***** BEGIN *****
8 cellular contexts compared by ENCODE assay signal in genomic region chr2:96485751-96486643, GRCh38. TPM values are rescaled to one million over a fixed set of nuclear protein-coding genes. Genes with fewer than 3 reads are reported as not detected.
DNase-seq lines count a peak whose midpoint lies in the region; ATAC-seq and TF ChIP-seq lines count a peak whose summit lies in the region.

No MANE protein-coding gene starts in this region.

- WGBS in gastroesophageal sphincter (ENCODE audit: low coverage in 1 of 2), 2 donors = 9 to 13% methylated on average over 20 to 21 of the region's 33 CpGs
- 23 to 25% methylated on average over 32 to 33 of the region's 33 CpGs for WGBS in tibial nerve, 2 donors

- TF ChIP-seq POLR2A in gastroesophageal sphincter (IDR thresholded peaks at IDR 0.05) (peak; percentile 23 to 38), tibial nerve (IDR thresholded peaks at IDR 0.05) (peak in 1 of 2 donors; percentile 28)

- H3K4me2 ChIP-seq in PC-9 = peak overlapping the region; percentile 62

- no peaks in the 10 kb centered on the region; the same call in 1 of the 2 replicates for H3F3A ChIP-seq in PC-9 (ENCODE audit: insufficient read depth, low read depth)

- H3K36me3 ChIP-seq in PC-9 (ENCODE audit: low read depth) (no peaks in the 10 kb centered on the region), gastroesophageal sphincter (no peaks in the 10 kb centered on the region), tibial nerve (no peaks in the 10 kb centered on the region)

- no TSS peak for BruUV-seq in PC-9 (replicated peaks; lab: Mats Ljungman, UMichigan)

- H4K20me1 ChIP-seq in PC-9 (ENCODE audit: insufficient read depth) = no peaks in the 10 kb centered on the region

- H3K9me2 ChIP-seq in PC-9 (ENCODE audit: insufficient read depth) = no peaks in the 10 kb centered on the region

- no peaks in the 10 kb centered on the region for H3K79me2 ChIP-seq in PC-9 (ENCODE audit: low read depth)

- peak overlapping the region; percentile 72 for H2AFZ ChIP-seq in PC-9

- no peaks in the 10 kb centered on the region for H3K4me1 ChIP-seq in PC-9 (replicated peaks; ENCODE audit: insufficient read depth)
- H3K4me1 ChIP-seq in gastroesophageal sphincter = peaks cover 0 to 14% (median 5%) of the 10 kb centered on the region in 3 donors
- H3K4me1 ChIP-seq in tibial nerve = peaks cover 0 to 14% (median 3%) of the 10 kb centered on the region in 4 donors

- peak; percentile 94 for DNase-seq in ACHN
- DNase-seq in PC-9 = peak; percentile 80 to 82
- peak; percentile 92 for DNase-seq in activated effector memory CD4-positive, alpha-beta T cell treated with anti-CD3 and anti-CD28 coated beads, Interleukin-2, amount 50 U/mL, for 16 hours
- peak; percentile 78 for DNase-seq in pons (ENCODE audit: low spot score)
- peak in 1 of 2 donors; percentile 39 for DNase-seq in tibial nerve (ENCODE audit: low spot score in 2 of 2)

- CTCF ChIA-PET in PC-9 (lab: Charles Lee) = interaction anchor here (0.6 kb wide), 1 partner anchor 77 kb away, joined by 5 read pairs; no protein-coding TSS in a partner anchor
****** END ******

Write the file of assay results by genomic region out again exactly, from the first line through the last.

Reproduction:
8 cellular contexts compared by ENCODE assay signal in genomic region chr2:96485751-96486643, GRCh38. TPM values are rescaled to one million over a fixed set of nuclear protein-coding genes. Genes with fewer than 3 reads are reported as not detected.
DNase-seq lines count a peak whose midpoint lies in the region; ATAC-seq and TF ChIP-seq lines count a peak whose summit lies in the region.

No MANE protein-coding gene starts in this region.

- WGBS in gastroesophageal sphincter (ENCODE audit: low coverage in 1 of 2), 2 donors = 9 to 13% methylated on average over 20 to 21 of the region's 33 CpGs
- 23 to 25% methylated on average over 32 to 33 of the region's 33 CpGs for WGBS in tibial nerve, 2 donors

- TF ChIP-seq POLR2A in gastroesophageal sphincter (IDR thresholded peaks at IDR 0.05) (peak; percentile 23 to 38), tibial nerve (IDR thresholded peaks at IDR 0.05) (peak in 1 of 2 donors; percentile 28)

- H3K4me2 ChIP-seq in PC-9 = peak overlapping the region; percentile 62

- no peaks in the 10 kb centered on the region; the same call in 1 of the 2 replicates for H3F3A ChIP-seq in PC-9 (ENCODE audit: insufficient read depth, low read depth)

- H3K36me3 ChIP-seq in PC-9 (ENCODE audit: low read depth) (no peaks in the 10 kb centered on the region), gastroesophageal sphincter (no peaks in the 10 kb centered on the region), tibial nerve (no peaks in the 10 kb centered on the region)

- no TSS peak for BruUV-seq in PC-9 (replicated peaks; lab: Mats Ljungman, UMichigan)

- H4K20me1 ChIP-seq in PC-9 (ENCODE audit: insufficient read depth) = no peaks in the 10 kb centered on the region

- H3K9me2 ChIP-seq in PC-9 (ENCODE audit: insufficient read depth) = no peaks in the 10 kb centered on the region

- no peaks in the 10 kb centered on the region for H3K79me2 ChIP-seq in PC-9 (ENCODE audit: low read depth)

- peak overlapping the region; percentile 72 for H2AFZ ChIP-seq in PC-9

- no peaks in the 10 kb centered on the region for H3K4me1 ChIP-seq in PC-9 (replicated peaks; ENCODE audit: insufficient read depth)
- H3K4me1 ChIP-seq in gastroesophageal sphincter = peaks cover 0 to 14% (median 5%) of the 10 kb centered on the region in 3 donors
- H3K4me1 ChIP-seq in tibial nerve = peaks cover 0 to 14% (median 3%) of the 10 kb centered on the region in 4 donors

- peak; percentile 94 for DNase-seq in ACHN
- DNase-seq in PC-9 = peak; percentile 80 to 82
- peak; percentile 92 for DNase-seq in activated effector memory CD4-positive, alpha-beta T cell treated with anti-CD3 and anti-CD28 coated beads, Interleukin-2, amount 50 U/mL, for 16 hours
- peak; percentile 78 for DNase-seq in pons (ENCODE audit: low spot score)
- peak in 1 of 2 donors; percentile 39 for DNase-seq in tibial nerve (ENCODE audit: low spot score in 2 of 2)

- CTCF ChIA-PET in PC-9 (lab: Charles Lee) = interaction anchor here (0.6 kb wide), 1 partner anchor 77 kb away, joined by 5 read pairs; no protein-coding TSS in a partner anchor